The US Federal Reserve Holds Steady in Delicate Balancing Act

The US Federal Reserve announced this week that it will maintain the target range for the federal funds rate, deciding for the first time in over a year to keep the rate steady. Harbourfront’s Chief Investment Officer Christine Tessier shares her perspective on this announcement:  

  • The Fed gave two important signals yesterday. First, it held rates stable, committing to a Fed funds rate between 5.0% and 5.25%. Fed Chairman Powell provided hawkish guidance that two further increases could be expected in 2023. These seemingly opposing data points illustrate that the Fed feels that economic uncertainty remains high.    
  • The Fed is very data dependent. Many key data points driving the Fed’s decision, such as employment and inflation, are lagging indicators. The Fed is on watch to see how prior policy actions are affecting these two numbers. Over the past rate hiking cycle, the Fed has prioritized price stability in its policy decisions. It’s important to remember that this hiking action comes on the heels of many years spent in a low interest rate, deflationary environment.   
  • The Fed wants to quell inflation before letting up. So far, the Fed’s decision reflects the fact that economic indicators do not yet confirm that price stability is fully and absolutely under control. While inflation is steadily decreasing (i.e., the April US inflation print of 4.05% is moving downward), it remains above the long-term average of 3.28%.   

It’s a delicate balancing act. I concur with the Fed’s view that uncertainty is high. At the global level, there are further factors that complicate the picture, i.e., the economic slowdown in China.   

  • Despite a massive shift in interest rate policy—a whopping 5% in rate increases since March 2022—we continue to see robust employment and consumption data. This helps explain why the Fed forecasts possible further rate hikes. It also suggests that a broad-based recession, as it is felt by everyday people, is not yet an imminent risk.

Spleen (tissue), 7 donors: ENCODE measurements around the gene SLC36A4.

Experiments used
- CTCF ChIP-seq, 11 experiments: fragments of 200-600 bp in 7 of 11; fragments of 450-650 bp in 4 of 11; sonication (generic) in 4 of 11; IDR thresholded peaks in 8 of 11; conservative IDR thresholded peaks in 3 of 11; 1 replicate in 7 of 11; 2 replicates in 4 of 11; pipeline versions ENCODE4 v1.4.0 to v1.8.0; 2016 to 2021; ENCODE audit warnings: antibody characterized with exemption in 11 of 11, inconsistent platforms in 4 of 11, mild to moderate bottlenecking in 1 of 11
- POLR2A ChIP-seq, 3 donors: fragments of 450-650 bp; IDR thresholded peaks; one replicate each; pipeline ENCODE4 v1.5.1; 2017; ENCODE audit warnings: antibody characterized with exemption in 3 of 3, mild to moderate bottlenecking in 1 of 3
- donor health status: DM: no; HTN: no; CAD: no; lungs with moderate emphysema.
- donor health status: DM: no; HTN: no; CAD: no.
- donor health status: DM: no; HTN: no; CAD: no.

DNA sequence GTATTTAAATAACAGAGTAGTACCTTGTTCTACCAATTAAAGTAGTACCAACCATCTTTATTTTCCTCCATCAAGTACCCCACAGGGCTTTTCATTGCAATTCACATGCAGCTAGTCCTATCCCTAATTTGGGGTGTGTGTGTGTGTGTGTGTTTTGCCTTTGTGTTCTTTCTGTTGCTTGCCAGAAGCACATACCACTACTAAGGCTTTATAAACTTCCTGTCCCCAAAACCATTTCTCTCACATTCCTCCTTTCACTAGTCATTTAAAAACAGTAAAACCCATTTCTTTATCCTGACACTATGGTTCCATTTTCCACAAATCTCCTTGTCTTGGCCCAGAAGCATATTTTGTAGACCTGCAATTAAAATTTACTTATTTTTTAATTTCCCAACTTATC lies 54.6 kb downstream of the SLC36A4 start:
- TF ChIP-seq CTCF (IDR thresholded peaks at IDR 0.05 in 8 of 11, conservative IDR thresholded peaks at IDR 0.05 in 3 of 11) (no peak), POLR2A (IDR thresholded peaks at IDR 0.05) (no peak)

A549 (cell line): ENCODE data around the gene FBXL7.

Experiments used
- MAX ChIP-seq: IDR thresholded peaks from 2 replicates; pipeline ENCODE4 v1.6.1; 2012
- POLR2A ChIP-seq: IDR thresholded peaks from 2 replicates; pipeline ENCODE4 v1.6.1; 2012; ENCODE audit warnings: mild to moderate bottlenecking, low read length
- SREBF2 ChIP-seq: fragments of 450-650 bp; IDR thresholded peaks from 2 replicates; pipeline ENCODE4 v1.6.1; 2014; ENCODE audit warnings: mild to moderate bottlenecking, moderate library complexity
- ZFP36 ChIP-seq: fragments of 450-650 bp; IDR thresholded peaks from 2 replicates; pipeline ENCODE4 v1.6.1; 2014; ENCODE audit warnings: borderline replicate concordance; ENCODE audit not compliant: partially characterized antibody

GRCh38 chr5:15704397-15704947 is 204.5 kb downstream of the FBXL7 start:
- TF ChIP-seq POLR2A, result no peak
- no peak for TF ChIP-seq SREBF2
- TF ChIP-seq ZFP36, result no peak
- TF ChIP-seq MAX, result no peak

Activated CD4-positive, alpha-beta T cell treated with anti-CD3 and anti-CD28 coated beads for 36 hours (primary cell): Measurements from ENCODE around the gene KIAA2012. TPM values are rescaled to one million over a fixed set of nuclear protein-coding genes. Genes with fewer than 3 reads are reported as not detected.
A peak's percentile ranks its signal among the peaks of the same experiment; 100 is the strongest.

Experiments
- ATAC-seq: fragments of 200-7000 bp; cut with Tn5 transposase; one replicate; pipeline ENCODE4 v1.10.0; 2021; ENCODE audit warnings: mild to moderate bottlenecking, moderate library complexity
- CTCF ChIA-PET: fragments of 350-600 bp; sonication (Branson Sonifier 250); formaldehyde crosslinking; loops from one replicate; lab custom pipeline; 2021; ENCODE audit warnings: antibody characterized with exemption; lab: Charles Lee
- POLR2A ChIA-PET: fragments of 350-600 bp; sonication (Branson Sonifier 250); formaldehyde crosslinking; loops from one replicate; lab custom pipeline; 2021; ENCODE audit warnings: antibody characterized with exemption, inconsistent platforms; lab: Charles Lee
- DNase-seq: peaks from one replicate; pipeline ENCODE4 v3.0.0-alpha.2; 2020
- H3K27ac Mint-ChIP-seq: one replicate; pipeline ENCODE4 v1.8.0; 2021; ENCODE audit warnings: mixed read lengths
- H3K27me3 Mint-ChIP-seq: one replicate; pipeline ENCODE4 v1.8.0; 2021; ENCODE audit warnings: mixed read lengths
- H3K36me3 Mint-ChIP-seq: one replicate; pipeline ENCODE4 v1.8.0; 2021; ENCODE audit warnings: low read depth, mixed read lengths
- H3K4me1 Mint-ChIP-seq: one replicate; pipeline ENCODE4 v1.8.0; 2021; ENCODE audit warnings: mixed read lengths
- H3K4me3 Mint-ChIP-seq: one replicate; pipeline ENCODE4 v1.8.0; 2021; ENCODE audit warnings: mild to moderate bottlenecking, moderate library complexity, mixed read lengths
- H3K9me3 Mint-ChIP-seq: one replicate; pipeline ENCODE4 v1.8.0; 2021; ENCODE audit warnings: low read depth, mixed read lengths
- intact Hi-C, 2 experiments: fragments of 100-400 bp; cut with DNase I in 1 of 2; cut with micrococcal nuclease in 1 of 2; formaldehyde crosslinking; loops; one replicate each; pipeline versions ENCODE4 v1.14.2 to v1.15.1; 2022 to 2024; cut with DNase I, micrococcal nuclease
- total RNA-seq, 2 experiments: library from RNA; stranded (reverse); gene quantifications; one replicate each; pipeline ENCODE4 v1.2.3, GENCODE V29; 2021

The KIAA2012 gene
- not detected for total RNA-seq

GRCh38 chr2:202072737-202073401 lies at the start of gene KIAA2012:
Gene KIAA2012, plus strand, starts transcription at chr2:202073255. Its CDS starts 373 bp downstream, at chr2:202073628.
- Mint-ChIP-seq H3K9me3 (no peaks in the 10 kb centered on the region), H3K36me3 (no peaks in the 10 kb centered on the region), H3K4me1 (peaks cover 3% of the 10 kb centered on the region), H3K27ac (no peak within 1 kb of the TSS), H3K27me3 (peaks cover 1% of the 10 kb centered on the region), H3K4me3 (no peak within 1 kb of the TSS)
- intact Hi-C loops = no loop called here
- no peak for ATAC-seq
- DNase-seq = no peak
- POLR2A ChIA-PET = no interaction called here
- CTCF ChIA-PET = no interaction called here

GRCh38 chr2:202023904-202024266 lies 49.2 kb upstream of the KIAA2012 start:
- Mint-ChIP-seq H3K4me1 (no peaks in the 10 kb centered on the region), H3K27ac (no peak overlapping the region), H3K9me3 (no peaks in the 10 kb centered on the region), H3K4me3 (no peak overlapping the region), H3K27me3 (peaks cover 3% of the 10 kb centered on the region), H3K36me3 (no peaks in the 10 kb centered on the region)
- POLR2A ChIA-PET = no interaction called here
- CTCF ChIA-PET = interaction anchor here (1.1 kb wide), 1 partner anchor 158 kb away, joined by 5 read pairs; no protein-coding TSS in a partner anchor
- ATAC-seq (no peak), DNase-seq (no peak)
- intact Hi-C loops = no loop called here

• When interest rates are rising, economic theory tells us that when the costs of production and consumption increase, we can expect a slow down in productivity (and eventually, employment). In periods of high inflation, central banks strive to slow the economy down enough to normalize prices, but not too much to cause a major recession. However, so far, this has not been the case; despite massive policy tightening, employment remains robust.   

Why is this happening now? There are many economic factors that contribute to these challenges, but here are a few worth paying closer attention to:   

  • Major demographic shifts in employment. (a) The retirement of the baby boomer generation; and (b) the volume of immigration. These trends create robust employment and may be far more impactful that a rate change increase.   
  • Many inflationary trends are difficult to quantify. Re-on-shoring of global supply chains and green energy transitions are currently underway. These represent just a few examples of long-term supply-side situations that help keep inflation elevated yet are difficult to measure.  
  • Confidence that the Fed won’t let them fail. The economy continues to expect that the Federal Reserve will protect industries from failure, a type of addiction to Fed support. And although monetary policy has been tight, recent activity in the bank sector and the Federal Reserve role in supporting these challenges again act as loosening monetary policy, or printing money.   

If you have questions about what this means for your portfolio, connect with your advisor.

Christine Tessier

Chief Investment Officer, Harbourfront Wealth Management



I, Christine Tessier, have prepared this commentary to give you my thoughts on various investment alternatives and considerations which may be relevant to your portfolio. This commentary reflects my opinions alone and may not reflect the views of Harbourfront Wealth Management. In expressing these opinions, I bring my best judgment and professional experience from the perspective of someone who surveys a broad range of investments. Therefore, this report should be viewed as a reflection of my informed opinions rather than analyses produced by Harbourfront Wealth Management Inc.